B2B Startups: How to make 'Qualify, Qualify, Qualify' your sales mantra for success
As an early stage B2B company, you of course want to talk to everyone who might be interested in buying your solution. But the reality is that not every company you engage with will be able to, or indeed should, use your solution.
One of the most powerful productivity improvements your team can make is early qualification – and qualifying prospects out is as important as qualifying them in.
There are two types of qualification, Data Qualification and Conversational Qualification which happen at different stages of the sales cycle.
Data Qualification is the initial qualification of working out the type of prospects you can make successful and should therefore be selling to. This could include what sector they’re in, their size, revenue, number of employees, credit rating, use of specific technology etc. You’ll take an early stab at what makes sense for you and then iterate as you gain more clients and a better understanding of the type of customer that is most successful with your solution.
This iteration is incredibly important. You probably won’t find your sweetspot until you have over 50 clients – more if your solution is lower price / self-service. You should schedule a monthly task of looking at the deals you’ve closed and the ones you’ve not been able to, and feed this knowledge back into your Data Qualification process.
One of the most important aspects about Data Qualification is that it should always be done before the prospect gets to the sales team. However you do this initially – hire an intern, get a sales admin person to take on this role (and as you get bigger you’ll have people in sales or marketing whose job it is to qualify leads) – just don’t give companies or contacts to your quota carrying sales people without Data Qualifying them first. It’s a complete waste of their time and therefore a waste of a very valuable resource of which I am sure you never have as much as you need.
Conversational Qualification happens when someone from your sales or marketing team actually talks to a client. A lot of companies use the model of having SDRs (Sales Development Reps) who generate and qualify leads before giving them to the quota carrying sales team. A common qualification mechanism is BANT (standing for Budget, Authority, Need and Timing) and I personally favour BANTFR (BANT + Fit, Red flags):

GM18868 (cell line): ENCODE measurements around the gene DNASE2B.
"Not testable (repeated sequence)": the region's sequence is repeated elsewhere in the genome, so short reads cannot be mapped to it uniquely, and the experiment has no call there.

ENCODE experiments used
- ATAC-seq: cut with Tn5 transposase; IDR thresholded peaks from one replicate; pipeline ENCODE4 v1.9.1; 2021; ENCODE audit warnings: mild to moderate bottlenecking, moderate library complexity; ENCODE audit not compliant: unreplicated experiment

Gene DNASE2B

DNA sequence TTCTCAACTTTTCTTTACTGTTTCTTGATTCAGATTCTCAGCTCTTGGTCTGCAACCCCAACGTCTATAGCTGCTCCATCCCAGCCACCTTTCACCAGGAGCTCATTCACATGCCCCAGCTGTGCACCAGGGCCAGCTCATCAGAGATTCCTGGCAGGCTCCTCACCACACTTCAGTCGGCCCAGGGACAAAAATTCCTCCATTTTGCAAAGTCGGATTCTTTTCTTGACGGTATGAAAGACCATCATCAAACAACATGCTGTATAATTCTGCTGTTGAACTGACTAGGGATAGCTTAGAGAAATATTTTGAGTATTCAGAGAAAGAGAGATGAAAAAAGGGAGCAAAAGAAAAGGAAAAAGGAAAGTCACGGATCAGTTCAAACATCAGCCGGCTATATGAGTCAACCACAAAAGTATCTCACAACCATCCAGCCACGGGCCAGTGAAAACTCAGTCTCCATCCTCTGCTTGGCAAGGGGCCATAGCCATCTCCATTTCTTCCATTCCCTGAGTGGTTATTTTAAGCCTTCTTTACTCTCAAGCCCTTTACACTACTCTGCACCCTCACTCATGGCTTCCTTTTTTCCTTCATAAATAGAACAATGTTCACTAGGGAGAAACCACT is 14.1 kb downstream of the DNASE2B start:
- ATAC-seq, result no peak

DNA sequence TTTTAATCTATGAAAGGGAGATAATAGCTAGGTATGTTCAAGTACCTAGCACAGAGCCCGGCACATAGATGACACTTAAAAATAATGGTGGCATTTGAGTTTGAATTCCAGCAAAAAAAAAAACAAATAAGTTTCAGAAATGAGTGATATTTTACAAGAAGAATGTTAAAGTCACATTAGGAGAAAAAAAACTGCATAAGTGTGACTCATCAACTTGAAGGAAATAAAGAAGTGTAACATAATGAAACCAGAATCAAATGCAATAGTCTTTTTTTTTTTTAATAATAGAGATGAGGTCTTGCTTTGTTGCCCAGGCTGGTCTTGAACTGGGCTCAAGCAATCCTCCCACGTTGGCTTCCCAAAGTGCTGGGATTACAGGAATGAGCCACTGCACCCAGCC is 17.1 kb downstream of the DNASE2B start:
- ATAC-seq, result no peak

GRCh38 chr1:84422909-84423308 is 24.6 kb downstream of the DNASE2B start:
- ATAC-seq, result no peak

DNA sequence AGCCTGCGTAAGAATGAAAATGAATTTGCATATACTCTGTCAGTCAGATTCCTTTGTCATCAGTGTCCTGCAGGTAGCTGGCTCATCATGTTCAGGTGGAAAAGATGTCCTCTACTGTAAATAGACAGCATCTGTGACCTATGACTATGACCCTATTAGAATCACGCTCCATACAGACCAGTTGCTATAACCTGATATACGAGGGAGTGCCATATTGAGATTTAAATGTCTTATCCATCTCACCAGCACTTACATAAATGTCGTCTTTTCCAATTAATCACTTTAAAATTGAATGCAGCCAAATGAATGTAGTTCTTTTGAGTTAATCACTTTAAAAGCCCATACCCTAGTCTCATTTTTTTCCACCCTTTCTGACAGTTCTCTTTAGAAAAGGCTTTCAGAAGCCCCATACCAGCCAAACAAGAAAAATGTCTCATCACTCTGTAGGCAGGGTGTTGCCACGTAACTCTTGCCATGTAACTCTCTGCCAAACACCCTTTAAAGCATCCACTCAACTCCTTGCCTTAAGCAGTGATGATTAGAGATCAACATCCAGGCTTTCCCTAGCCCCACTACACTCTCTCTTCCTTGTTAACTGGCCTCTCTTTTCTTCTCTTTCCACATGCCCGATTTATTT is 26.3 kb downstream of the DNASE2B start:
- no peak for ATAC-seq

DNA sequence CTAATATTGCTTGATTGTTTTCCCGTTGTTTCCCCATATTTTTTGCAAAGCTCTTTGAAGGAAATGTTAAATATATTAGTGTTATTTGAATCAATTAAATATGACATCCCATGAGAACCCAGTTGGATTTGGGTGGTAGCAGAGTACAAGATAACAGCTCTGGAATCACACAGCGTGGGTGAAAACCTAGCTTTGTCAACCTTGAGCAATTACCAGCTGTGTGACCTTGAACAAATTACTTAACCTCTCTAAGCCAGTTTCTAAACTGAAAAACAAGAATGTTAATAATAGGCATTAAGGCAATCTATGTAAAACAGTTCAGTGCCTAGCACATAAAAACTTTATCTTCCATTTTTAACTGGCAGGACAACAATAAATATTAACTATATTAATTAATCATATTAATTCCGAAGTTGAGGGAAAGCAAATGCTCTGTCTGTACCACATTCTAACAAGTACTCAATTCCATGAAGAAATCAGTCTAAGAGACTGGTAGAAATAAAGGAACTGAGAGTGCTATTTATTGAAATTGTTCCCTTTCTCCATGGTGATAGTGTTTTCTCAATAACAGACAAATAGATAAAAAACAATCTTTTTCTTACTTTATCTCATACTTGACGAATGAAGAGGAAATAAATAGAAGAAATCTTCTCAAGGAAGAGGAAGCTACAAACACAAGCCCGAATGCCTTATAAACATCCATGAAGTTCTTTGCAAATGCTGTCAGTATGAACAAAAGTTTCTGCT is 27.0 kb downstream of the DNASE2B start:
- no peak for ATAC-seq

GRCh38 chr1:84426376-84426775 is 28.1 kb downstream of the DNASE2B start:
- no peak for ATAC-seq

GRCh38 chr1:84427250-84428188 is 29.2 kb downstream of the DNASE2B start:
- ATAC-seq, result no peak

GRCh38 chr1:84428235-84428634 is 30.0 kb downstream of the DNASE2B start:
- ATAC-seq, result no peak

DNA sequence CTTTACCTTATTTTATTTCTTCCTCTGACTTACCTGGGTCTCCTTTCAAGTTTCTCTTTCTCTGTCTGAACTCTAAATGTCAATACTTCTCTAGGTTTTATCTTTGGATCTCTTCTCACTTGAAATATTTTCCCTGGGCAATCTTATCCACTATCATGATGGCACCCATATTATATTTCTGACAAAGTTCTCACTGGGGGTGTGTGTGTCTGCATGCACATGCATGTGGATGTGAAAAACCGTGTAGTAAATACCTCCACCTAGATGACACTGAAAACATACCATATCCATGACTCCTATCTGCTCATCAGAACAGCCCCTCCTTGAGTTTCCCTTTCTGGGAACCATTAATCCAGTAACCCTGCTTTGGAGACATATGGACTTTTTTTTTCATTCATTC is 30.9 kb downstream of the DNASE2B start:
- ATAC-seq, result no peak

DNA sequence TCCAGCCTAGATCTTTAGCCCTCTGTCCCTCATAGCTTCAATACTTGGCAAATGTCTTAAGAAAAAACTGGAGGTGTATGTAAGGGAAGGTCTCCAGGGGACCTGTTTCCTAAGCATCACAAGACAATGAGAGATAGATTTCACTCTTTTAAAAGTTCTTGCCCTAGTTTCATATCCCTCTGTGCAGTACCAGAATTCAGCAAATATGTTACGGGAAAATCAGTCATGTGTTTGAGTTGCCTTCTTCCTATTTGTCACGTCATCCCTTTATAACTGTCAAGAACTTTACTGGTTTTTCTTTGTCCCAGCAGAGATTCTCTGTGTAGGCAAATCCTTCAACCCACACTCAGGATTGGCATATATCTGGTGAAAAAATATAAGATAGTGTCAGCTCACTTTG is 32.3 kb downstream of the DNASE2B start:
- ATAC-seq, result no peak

Budget – Do they have budget assigned in their current financial year to pay for a solution? Is there enough budget to meet your minimum spend requirements.
Authority – Are you engaged at the right level in the organisation? Does your primary contact have the authority to get a deal done? Perhaps their manager is the final sign-off, in which case do you need to present your offering to that person as well to make sure the deal happens?
Need – An obvious one, but you’d be amazed how often this doesn’t get probed enough. Do they have a real need for your solution? Are the KPI’s of the individual and/or organisation you’re selling to aligned with your proven success metrics? What does success look like for that person / organisation?
Timing – What stage are they at in the buying cycle. How soon do they need your solution? Do they have a deadline to meet, do they need to get the deal done this FY to get the spend out of the budget? If they’re more than 6 months away from making a purchasing decision, do they need to be on a different engagement cycle with your business?
Fit – Does the organisation fit your profile for a successful client? For example, do they have someone who’ll be dedicated to the project? Do they have someone dedicated to using your platform once you’re up and running? What else makes a prospect a good fit for you?
Red flags – Are there any red flags that could derail the deal? This could be a relationship with a competitor or competitor partner? What other properties of a prospect has caused you to lose a deal in the past that you could identify earlier on in the sales cycle?
Again, you’ll take a stab at an initial BANTFR that makes sense for you and then iterate on it over time. You might decide to assign points to each section of BANTFR and only allow prospects with a certain number of points to proceed to the next stage of the sales cycle.
For example, if your minimum spend is £X and the client only has 1/3 £X in their budget, it makes no sense to take this client forward to the next stage (which may well be more time consuming – e.g. a customised demo) until you understand whether there are options in the business to get closer to your price.
Don’t be afraid to ask the difficult questions. If you’re polite and ask with a spirit of curiosity during your discovery process, you’ll be able to get the information you need.
The most important part of qualification is simply to use it, and use it early in a sales cycle as you learn about a customer’s needs before you spend too much time on them. Use your qualification matrix to qualify out those companies who you discover you cannot make successful, or those who you’d be better engaging with at some point in the future because they’re not ready to move forward now.
It’ll save you time, money and allow your sales team to be much more focused on the clients that you can make successful which in turn will allow your business to grow more quickly.
What’s not to like about that!
Want to know more? Give me a call or drop me a line.